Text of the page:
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December 6, 1902


JAMA. 1902;XXXIX(23):1461-1462. doi:10.1001/jama.1902.02480490033005

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There are few problems of greater importance than the place that should be accorded alcohol as a beverage, a food and a therapeutic agent respectively. At the outset the question arises: Is the use of alcohol for any or all of these purposes on the one hand desirable, useful and free from danger, or, on the other hand, undesirable or unnecessary or even injurious; and the answer must be shaped from a knowledge of the physiologic actions of the substance in question. Now, so far as is known, alcohol belongs in the group of physiologic agents known as sedatives or narcotics, such apparent stimulation as it gives rise to being due rather to paralysis of inhibition. Alcohol is an irritant of tissue and, in sufficient amount and concentration, a protoplasmic poison.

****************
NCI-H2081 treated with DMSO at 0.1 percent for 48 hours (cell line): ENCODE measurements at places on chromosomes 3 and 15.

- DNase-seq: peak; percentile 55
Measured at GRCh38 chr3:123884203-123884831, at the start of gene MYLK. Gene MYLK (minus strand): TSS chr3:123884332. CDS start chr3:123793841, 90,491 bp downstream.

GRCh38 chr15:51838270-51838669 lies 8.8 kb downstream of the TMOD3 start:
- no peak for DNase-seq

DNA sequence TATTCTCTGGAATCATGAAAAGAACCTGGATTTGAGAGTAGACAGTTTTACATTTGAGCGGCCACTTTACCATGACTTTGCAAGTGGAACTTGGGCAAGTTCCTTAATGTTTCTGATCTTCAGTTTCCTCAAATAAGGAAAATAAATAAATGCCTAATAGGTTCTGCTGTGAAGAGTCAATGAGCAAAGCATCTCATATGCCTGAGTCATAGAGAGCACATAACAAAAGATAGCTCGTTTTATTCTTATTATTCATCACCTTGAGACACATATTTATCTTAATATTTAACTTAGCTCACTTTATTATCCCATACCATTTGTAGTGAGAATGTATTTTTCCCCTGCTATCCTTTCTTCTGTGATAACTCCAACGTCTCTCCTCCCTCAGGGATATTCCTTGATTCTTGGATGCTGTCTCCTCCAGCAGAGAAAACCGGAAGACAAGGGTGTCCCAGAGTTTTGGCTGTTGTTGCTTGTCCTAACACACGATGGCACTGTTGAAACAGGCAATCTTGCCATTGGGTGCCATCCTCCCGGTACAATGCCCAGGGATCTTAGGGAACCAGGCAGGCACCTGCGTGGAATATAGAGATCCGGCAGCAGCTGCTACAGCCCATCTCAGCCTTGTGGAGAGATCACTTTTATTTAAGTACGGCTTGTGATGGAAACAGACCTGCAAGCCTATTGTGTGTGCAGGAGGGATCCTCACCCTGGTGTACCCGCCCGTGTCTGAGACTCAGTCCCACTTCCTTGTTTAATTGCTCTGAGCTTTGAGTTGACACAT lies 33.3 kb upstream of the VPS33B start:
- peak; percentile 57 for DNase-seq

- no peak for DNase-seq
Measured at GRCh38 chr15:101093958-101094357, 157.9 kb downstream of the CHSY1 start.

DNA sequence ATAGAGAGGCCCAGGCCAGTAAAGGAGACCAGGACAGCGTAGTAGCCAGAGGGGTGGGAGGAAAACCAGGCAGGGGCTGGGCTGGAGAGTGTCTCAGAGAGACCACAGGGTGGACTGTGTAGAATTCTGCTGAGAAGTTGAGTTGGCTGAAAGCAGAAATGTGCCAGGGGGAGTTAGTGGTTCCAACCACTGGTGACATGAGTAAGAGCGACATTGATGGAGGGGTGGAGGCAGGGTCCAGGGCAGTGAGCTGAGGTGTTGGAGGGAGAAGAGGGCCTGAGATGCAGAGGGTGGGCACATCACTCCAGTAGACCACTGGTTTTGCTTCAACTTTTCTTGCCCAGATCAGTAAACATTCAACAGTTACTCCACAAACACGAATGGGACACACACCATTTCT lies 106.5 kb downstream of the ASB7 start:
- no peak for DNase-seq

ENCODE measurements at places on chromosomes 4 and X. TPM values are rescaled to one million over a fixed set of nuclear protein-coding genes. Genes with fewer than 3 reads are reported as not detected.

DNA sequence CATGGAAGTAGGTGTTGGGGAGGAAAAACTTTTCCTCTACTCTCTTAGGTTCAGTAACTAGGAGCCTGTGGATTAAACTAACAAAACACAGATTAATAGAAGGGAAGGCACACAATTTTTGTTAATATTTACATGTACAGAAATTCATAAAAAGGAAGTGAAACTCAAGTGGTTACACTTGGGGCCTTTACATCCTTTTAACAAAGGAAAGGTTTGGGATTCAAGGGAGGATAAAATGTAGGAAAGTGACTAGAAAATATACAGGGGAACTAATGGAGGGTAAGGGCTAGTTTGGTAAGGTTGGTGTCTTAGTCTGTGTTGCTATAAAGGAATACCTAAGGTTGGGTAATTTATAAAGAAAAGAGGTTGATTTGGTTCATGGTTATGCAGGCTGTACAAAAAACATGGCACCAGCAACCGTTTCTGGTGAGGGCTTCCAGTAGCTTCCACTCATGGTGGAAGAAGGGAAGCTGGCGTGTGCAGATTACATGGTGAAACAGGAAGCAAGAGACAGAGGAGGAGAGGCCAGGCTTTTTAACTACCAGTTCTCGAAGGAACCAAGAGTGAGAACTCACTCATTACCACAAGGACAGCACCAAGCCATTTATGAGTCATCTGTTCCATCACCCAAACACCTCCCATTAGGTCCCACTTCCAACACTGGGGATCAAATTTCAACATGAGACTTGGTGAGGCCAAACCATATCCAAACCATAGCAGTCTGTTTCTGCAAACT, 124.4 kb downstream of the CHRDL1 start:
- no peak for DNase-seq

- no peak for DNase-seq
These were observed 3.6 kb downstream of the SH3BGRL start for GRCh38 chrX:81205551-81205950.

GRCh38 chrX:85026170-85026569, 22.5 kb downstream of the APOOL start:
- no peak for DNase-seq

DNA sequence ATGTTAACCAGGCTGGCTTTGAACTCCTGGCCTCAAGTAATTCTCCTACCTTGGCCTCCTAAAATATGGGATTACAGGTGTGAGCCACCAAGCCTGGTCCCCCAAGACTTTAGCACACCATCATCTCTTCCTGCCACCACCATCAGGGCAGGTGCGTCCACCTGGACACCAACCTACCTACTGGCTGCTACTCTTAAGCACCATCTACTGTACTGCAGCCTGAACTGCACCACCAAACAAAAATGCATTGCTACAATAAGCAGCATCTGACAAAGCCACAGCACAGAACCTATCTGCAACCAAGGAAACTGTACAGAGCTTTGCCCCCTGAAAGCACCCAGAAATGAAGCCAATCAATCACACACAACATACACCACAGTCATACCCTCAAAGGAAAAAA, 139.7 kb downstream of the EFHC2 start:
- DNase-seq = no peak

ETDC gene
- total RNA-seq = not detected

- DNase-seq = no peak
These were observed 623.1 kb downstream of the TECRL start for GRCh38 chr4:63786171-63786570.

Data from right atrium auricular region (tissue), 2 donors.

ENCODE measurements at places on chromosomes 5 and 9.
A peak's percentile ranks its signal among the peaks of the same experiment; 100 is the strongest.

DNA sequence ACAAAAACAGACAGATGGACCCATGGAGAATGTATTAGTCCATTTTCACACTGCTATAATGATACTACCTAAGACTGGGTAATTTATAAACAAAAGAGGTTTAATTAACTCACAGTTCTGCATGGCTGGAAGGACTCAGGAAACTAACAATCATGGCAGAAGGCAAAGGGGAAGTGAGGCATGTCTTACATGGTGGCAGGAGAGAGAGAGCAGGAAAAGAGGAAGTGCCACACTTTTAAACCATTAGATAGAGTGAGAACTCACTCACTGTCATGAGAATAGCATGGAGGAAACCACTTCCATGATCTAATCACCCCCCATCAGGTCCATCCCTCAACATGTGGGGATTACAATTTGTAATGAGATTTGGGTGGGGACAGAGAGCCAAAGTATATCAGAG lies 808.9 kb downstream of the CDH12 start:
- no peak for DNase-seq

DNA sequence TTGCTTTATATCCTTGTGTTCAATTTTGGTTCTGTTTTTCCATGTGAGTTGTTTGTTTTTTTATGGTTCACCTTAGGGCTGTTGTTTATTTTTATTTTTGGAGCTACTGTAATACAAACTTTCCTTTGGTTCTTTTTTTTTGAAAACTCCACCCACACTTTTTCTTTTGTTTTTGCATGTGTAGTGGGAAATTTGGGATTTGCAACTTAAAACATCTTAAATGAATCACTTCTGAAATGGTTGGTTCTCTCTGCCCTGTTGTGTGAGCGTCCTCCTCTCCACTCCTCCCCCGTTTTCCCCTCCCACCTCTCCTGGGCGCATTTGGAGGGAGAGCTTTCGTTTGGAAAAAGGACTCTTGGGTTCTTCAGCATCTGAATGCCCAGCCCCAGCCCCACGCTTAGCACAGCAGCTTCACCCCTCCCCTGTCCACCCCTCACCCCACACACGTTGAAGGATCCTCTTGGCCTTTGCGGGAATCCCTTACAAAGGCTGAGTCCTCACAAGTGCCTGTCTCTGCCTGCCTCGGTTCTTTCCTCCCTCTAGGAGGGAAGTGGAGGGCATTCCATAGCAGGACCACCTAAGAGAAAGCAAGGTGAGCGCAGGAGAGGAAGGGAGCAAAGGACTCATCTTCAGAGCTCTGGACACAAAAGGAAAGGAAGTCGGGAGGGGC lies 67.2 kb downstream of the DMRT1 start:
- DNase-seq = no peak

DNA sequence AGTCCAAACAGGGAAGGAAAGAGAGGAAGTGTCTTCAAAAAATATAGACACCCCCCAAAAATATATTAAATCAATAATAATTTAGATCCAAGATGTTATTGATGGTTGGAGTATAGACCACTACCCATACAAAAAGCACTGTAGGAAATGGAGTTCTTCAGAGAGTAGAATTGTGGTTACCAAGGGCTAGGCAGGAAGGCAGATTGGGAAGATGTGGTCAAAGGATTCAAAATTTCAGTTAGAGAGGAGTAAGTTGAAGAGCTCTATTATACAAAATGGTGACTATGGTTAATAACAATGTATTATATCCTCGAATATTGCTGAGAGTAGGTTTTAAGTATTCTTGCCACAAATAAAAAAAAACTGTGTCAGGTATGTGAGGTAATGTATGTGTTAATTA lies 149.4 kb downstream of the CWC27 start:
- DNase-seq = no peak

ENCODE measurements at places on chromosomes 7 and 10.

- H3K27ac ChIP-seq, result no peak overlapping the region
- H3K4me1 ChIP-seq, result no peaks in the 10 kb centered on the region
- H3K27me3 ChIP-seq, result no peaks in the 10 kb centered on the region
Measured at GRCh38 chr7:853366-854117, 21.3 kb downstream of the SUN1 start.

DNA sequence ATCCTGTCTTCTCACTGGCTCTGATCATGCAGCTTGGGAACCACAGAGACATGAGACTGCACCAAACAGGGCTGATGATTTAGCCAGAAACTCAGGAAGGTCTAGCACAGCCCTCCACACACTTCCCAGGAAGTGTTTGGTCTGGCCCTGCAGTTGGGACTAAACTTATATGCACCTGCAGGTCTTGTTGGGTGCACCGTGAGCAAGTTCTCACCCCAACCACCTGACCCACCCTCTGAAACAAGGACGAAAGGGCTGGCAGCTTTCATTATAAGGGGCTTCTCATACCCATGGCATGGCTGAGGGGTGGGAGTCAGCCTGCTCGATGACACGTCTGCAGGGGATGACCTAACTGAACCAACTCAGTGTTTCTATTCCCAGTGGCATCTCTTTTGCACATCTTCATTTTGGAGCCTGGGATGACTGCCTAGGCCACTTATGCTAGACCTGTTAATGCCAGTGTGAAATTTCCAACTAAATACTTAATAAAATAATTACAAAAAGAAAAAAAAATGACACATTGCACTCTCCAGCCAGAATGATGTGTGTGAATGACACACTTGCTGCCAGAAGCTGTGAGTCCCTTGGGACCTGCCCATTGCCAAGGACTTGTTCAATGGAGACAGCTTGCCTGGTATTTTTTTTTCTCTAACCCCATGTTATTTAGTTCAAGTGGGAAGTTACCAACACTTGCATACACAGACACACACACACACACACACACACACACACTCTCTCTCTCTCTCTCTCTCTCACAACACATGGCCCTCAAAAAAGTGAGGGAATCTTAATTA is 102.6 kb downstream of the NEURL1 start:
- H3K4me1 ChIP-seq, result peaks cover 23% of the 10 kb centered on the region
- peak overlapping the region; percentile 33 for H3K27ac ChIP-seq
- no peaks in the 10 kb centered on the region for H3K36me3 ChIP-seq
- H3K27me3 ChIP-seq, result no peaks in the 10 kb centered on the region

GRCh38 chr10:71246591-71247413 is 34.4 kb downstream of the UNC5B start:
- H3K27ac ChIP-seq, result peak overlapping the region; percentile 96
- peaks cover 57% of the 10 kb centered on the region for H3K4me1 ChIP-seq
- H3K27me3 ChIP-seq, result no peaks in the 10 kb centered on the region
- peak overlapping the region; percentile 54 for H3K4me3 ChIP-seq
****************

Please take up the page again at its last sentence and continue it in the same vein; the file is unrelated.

As a beverage alcohol is unnecessary, as this purpose can be at least as well fulfilled by a number

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